Cylindrical tensile-test specimens with diameter of stem of 0.505 inch will be used in all cases when the piece is sufficiently thick to finish the stem to that dimension; when not, the inspectors will determine the exact form or diameter of the specimens to be used, the largest practicable being used, considering the piece under test. A length of stem between gauge marks of 2 inches will be used in all cases where the elongation is to be taken.


1 Italics are those of the author and refer to defects which it is the object of his design and method of manufacture to remedy.



(Art. 21, O. D., U.S.A.)

All steel projectiles shall be fitted, when required, with a cap of soft steel placed upon the point, 2 the caps to be of the dimensions shown on the approved drawings and secured in a manner satisfactory to the Chief of Ordnance by means of a groove, to be turned on the head of the projectile prior to tempering.

The steel for the cap must show a tensile strength not to exceed 60,000 pounds per square inch, an elongation after rupture of not less than 30 per cent, and a reduction in area of not less than 45 per cent on standard specimens, 2 inches long between measuring points and 0.505 inch in diameter. These caps will be thoroughly annealed before being placed upon the projectiles and will be free from cracks and all other defects.


2 See Frontispiece.


Test for Detection of Holes, Cracks, Etc.

(Art. 27, O. D., U.S.A.)

After the submission of a lot to the inspector for selection of samples for ballistic test, and before final delivery, the projectiles must be subjected to an interior hydraulic pressure of 500 pounds per square inch for one minute. All projectiles in which holes, cracks, or any unsoundness are developed by this test will be rejected.


Tensile Test

(Art. 28, O. D., U.S.A.)

After forging, the projectiles shall be annealed at a temperature of at least 1,200° F.; and after being annealed, tangential test specimens shall be taken from the base or base prolonged of 2 per cent of the projectiles from each lot selected at random by the inspector.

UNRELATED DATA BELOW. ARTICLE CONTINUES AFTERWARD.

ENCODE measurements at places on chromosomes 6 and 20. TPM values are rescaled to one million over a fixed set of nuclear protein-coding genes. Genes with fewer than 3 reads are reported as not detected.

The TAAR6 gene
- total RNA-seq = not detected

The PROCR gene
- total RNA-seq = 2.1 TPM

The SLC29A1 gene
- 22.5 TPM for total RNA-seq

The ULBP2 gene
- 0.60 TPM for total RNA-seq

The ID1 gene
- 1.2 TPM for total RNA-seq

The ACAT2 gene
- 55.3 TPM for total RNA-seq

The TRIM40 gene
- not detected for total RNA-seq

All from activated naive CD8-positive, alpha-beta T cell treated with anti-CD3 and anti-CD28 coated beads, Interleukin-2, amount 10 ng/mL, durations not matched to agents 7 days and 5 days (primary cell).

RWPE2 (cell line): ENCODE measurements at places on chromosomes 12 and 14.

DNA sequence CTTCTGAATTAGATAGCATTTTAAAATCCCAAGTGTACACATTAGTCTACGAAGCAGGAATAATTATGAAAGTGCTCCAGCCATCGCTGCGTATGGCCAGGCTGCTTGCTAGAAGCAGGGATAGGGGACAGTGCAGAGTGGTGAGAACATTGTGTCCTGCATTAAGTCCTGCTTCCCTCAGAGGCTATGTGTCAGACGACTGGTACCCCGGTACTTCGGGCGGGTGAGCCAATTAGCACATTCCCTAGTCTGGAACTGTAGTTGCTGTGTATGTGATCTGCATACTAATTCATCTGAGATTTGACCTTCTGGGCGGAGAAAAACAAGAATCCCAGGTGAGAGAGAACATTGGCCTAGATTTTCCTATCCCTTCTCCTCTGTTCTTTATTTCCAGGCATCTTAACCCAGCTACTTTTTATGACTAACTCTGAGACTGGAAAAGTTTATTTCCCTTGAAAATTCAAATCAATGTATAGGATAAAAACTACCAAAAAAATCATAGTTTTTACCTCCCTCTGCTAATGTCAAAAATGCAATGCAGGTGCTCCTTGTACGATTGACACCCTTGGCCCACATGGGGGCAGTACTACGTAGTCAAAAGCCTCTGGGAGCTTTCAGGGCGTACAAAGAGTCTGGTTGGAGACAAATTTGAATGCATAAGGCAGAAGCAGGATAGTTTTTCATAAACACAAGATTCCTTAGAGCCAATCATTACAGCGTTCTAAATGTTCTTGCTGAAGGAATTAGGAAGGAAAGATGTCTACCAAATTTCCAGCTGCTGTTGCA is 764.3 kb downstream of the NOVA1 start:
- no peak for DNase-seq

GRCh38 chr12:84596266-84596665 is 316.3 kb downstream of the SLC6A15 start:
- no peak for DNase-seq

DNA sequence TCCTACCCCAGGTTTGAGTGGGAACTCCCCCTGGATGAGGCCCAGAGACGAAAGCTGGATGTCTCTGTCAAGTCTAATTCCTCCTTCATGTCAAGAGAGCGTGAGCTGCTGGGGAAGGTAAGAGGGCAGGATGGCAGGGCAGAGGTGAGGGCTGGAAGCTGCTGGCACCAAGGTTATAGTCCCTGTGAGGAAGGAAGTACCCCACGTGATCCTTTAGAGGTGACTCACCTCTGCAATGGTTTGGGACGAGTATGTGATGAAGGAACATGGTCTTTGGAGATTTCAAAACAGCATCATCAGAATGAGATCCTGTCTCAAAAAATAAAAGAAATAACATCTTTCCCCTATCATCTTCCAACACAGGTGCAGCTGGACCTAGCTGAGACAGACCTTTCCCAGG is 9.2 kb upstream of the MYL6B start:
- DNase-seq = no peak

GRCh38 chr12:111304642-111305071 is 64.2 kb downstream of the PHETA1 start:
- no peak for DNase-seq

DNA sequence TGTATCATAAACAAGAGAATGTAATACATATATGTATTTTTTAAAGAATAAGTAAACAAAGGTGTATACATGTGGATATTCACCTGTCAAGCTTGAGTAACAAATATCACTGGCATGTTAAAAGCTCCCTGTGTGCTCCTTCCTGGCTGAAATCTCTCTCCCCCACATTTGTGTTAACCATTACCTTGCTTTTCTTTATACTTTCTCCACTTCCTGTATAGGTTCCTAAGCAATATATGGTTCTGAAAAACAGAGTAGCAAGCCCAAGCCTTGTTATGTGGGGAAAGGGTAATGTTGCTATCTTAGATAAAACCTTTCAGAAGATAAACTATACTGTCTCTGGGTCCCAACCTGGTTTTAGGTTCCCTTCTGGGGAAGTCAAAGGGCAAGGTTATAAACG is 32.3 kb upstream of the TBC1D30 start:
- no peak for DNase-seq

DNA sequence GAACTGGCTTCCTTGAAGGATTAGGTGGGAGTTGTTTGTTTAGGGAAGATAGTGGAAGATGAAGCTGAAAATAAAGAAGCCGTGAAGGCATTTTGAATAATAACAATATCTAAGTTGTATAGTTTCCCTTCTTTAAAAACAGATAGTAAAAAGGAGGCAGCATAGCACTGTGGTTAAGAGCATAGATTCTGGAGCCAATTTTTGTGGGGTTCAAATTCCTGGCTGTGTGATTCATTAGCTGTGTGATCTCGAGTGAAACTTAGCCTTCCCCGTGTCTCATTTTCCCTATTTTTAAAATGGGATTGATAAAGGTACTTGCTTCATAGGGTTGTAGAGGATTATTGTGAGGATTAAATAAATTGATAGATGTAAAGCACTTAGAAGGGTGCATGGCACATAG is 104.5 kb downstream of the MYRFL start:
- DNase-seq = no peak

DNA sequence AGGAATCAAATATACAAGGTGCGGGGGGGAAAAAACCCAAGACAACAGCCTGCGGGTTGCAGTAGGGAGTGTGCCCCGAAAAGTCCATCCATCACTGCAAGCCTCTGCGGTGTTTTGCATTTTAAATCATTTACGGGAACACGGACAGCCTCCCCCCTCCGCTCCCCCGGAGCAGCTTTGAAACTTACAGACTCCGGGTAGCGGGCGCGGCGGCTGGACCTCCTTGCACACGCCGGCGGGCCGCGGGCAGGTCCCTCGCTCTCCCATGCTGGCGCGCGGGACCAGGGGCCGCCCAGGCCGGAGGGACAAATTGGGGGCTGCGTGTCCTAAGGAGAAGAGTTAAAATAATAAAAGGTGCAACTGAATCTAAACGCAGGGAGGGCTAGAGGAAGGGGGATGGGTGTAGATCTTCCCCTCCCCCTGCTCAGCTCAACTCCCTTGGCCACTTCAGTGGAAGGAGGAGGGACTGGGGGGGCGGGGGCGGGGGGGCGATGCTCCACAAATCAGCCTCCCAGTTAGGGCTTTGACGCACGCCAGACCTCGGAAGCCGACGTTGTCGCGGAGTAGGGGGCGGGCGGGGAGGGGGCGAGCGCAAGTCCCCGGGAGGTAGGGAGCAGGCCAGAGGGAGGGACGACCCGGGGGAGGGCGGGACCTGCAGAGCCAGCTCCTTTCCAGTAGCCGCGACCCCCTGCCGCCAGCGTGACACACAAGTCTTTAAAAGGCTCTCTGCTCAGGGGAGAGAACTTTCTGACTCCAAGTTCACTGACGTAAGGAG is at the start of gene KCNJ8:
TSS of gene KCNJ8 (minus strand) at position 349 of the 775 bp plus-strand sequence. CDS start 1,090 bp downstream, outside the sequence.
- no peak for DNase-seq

The tensile strength of the projectiles in a lot shall not vary more than 20,000 pounds from the highest to the lowest.


Chemical Test

(Art. 30, O. D., U.S.A.)

A careful and complete chemical analysis shall be made of the metal of each heat from which the projectiles are manufactured under these specifications.


Tests for the Detection of Initial Strains Bordering on Rupture

(Art. 31, O. D., U.S.A.)

After final treatment and before acceptance for the ballistic test, all A.P. shot must be cooled to a temperature of about 40° F., and then suddenly heated by being plunged into a bath of water at a temperature of from 180° F. to 212° F., as the Chief of Ordnance may direct. When thoroughly heated to this temperature each projectile must be plunged, with its axis horizontal, halfway into a bath of water at a temperature not greater than 40° F., and after a brief period shall be turned 180° for a like immersion of the opposite side, after which the projectile shall be removed from the bath.

This test shall be made in the presence of the inspector, and an interval of at least three days must elapse between the final treatment and the submission of the projectiles to this test. This test is not required for shell.


Ballistic Test

(Art. 32, O. D., U.S.A.)

Each lot of projectiles shall be subjected to the following ballistic test:

After a final treatment and on presentation of the entire lot for the ballistic test, the inspector shall select three projectiles to represent the lot, which shall be finished, inspected and delivered in the same manner as required for the rest of the lot.